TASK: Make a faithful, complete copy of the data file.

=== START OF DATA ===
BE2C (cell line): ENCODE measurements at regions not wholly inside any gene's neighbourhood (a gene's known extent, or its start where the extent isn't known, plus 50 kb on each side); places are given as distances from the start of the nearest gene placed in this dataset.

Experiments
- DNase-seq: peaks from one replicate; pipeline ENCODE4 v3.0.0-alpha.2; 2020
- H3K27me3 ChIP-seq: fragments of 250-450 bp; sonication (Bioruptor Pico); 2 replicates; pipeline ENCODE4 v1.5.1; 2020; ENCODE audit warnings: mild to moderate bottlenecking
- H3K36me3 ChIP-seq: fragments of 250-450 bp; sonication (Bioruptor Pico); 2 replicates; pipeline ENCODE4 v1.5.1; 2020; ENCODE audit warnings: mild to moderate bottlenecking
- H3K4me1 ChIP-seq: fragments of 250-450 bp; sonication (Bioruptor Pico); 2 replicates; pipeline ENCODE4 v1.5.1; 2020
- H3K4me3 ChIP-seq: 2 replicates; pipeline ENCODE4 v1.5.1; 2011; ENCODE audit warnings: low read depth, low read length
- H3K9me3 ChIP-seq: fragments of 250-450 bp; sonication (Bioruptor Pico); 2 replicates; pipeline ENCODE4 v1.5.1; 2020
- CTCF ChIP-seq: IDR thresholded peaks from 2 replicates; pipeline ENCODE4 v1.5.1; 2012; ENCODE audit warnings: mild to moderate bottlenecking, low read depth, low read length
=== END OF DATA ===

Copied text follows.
BE2C (cell line): ENCODE measurements at regions not wholly inside any gene's neighbourhood (a gene's known extent, or its start where the extent isn't known, plus 50 kb on each side); places are given as distances from the start of the nearest gene placed in this dataset.

Experiments
- DNase-seq: peaks from one replicate; pipeline ENCODE4 v3.0.0-alpha.2; 2020
- H3K27me3 ChIP-seq: fragments of 250-450 bp; sonication (Bioruptor Pico); 2 replicates; pipeline ENCODE4 v1.5.1; 2020; ENCODE audit warnings: mild to moderate bottlenecking
- H3K36me3 ChIP-seq: fragments of 250-450 bp; sonication (Bioruptor Pico); 2 replicates; pipeline ENCODE4 v1.5.1; 2020; ENCODE audit warnings: mild to moderate bottlenecking
- H3K4me1 ChIP-seq: fragments of 250-450 bp; sonication (Bioruptor Pico); 2 replicates; pipeline ENCODE4 v1.5.1; 2020
- H3K4me3 ChIP-seq: 2 replicates; pipeline ENCODE4 v1.5.1; 2011; ENCODE audit warnings: low read depth, low read length
- H3K9me3 ChIP-seq: fragments of 250-450 bp; sonication (Bioruptor Pico); 2 replicates; pipeline ENCODE4 v1.5.1; 2020
- CTCF ChIP-seq: IDR thresholded peaks from 2 replicates; pipeline ENCODE4 v1.5.1; 2012; ENCODE audit warnings: mild to moderate bottlenecking, low read depth, low read length